The One Ring is the most powerful and intentionally magical object in Middle-earth during the time of The Lord of the Rings. This Ring is the cause of violence, bloodshed, anger, and the loss of free will and individuality among all who come into contact with it. It is coveted by Men, feared by Elves, mistrusted by Dwarves, and prized above all else by its maker, Sauron himself. The Ring is the ultimate object of desire in Middle-earth during Sauron’s rule in Mordor, and it is inscribed with words of rivalry, domination, and mimetic victory. With his Ring, Sauron sets himself up as ruler over all Middle-earth, embracing the title of Dark Lord and declaring himself the ultimate model.

In the process of forming the Ring, Sauron let a part of his strength, his will, pass into it. Thus, when the people of Middle-earth come into contact with the Ring, they lose their ability to choose their model of desire, because the Ring forces its own model, Sauron, on them. Even with Sauron himself absent or far distant, the Ring carries with it a mediator, model, and rival, which causes any relationship had between the Ring and anyone coming into contact with it to be one of mimetic rivalry.

This is what causes the Ring to have so much power. Sauron stands as perpetual model, and though one other than Sauron may possess the Ring, nevertheless, this subject is not able to remove the Ring entirely from the model. The Ring is perpetually connected with its maker. Girard writes,

Only mimetic desire can be free, can be genuine desire, human desire, because it must choose a model more than the object itself…It is this very mobility of desire, its mimetic nature…that makes us capable of adaptation, that gives the possibility to learn and to evolve (Evolution and Conversion 58).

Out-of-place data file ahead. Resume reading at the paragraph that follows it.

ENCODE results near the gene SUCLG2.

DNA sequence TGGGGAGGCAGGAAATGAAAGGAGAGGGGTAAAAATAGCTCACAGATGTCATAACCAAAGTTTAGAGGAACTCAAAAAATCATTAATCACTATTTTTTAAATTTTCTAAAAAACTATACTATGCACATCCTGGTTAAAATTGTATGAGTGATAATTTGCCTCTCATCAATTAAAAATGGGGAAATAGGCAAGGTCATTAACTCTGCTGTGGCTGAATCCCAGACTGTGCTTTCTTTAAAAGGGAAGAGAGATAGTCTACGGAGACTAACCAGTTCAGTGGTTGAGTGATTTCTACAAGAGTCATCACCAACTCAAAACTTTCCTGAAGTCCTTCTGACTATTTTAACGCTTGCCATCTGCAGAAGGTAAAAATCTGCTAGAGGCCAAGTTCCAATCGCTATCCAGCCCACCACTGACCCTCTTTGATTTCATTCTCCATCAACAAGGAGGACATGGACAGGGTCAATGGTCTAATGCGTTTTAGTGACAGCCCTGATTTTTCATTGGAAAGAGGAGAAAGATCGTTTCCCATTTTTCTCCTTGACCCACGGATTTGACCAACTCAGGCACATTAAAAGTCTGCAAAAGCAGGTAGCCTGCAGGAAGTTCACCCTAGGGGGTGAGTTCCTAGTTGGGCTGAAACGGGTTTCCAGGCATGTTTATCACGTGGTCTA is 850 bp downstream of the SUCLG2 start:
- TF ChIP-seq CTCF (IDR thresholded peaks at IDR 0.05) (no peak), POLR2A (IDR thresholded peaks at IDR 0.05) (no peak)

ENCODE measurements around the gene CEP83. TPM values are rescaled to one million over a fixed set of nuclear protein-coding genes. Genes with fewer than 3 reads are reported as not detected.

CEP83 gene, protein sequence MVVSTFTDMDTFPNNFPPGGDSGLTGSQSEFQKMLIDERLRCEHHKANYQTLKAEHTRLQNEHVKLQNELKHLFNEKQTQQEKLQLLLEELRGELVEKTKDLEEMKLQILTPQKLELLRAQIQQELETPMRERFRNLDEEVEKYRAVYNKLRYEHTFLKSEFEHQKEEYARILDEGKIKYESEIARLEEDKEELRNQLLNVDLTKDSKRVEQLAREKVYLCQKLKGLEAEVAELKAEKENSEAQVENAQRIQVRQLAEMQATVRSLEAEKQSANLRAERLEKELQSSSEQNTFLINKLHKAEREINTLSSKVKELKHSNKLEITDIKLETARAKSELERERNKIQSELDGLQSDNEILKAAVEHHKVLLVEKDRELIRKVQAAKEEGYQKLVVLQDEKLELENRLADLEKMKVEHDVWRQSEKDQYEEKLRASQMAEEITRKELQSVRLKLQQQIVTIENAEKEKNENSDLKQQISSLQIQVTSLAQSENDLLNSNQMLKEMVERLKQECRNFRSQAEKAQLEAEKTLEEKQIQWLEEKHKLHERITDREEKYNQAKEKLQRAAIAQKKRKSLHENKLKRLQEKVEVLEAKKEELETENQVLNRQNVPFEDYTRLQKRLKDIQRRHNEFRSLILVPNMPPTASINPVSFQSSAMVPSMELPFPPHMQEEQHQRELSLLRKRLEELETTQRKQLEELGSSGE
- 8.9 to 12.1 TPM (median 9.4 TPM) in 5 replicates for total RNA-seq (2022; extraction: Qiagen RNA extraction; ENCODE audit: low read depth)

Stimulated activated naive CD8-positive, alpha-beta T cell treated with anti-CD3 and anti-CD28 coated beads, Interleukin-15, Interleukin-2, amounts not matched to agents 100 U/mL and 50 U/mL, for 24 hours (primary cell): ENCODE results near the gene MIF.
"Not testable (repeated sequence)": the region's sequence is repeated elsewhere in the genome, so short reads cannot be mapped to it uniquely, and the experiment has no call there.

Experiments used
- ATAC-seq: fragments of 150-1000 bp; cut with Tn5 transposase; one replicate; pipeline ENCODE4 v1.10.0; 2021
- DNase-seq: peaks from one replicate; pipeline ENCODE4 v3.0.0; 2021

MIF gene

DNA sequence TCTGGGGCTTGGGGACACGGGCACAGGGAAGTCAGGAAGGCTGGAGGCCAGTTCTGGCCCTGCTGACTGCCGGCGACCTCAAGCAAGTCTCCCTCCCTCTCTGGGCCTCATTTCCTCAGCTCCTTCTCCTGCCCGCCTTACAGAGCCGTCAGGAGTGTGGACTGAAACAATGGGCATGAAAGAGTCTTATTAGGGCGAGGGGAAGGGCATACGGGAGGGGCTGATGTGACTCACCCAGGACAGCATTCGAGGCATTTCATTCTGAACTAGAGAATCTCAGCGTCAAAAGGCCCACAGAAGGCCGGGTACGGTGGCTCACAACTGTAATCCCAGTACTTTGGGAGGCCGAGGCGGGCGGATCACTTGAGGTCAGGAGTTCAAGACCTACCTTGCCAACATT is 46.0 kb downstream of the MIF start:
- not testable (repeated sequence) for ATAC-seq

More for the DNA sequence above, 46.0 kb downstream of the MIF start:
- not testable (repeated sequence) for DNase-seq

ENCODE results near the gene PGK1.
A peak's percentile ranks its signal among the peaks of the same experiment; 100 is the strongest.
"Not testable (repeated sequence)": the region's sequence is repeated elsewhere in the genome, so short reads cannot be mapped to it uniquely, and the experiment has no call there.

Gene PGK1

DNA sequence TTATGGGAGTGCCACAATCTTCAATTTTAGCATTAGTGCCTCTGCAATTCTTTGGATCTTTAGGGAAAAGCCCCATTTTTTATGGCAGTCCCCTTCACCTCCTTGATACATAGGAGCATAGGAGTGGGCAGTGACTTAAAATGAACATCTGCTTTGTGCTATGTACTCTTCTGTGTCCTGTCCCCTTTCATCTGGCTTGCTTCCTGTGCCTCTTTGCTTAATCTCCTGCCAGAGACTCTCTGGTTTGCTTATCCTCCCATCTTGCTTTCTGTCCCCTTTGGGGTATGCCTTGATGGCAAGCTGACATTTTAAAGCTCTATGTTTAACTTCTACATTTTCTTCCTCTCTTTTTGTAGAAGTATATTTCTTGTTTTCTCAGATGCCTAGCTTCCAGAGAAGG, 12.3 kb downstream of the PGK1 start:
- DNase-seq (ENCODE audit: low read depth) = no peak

The ability to choose one’s model of desire is vitally important in order for free will to exist. The Ring removes this capacity for choice, as it carries its own model of desire with it in the form of Sauron’s will invested in it.

Sauron’s embodied will in the Ring also causes its bearers to lose their individuality. Gollum fantasizes about becoming “Lord Smeagol,” stronger than the Ringwraiths, if he had the Ring (Tolkien, Lord of the Rings). Similarly, when Frodo offers the Ring to Galadriel, she refuses to touch it, saying,

“In place of the Dark Lord you will set up a Queen. And I shall not be dark, but beautiful and terrible as the Morning and the Night! Fair as the Sea and the Sun and the Snow upon the Mountain! Dreadful as the Storm and the Lightning! Stronger than the foundations of the earth. All shall love me and despair!” (Tolkien, Lord of the Rings 356).

Gandalf too refuses to take the Ring, for similar reasons. These characters all recognize the Ring as a path towards the loss of individuality–they realize, consciously or not, that the Ring will, in the end, only twist those who bear it into another Sauron, lesser, perhaps, but just as corrupt.